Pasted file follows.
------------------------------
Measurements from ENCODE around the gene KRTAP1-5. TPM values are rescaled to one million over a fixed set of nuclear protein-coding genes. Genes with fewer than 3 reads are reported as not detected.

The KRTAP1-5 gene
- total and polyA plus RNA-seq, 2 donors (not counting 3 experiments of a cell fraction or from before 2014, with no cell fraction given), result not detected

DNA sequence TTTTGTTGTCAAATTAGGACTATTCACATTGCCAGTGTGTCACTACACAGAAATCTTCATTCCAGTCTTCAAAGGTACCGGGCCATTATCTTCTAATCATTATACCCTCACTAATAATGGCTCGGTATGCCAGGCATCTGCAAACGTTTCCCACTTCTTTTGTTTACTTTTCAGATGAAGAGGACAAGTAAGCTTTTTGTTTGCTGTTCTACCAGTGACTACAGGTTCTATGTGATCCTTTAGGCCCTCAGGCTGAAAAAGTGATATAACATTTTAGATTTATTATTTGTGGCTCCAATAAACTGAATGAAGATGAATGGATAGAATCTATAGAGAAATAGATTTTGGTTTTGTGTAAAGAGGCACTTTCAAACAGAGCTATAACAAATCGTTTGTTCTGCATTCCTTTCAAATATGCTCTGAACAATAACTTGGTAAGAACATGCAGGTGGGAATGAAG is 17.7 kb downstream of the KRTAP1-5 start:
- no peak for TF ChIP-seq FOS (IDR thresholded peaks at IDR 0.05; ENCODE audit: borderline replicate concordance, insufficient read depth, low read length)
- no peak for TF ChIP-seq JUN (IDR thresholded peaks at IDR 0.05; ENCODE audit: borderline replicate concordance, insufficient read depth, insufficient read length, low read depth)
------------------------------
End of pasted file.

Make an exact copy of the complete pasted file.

Measurements from ENCODE around the gene KRTAP1-5. TPM values are rescaled to one million over a fixed set of nuclear protein-coding genes. Genes with fewer than 3 reads are reported as not detected.

The KRTAP1-5 gene
- total and polyA plus RNA-seq, 2 donors (not counting 3 experiments of a cell fraction or from before 2014, with no cell fraction given), result not detected

DNA sequence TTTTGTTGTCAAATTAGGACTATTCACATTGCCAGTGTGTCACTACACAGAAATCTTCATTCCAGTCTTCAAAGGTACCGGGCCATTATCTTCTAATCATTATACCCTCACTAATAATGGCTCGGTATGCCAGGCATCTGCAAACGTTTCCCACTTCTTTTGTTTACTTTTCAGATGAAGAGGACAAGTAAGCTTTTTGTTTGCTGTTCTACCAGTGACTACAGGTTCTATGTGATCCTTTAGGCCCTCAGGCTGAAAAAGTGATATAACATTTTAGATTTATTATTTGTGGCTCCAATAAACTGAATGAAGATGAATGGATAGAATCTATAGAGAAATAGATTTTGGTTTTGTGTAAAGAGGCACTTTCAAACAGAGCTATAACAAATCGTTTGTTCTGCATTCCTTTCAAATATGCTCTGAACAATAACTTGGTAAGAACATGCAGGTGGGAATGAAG is 17.7 kb downstream of the KRTAP1-5 start:
- no peak for TF ChIP-seq FOS (IDR thresholded peaks at IDR 0.05; ENCODE audit: borderline replicate concordance, insufficient read depth, low read length)
- no peak for TF ChIP-seq JUN (IDR thresholded peaks at IDR 0.05; ENCODE audit: borderline replicate concordance, insufficient read depth, insufficient read length, low read depth)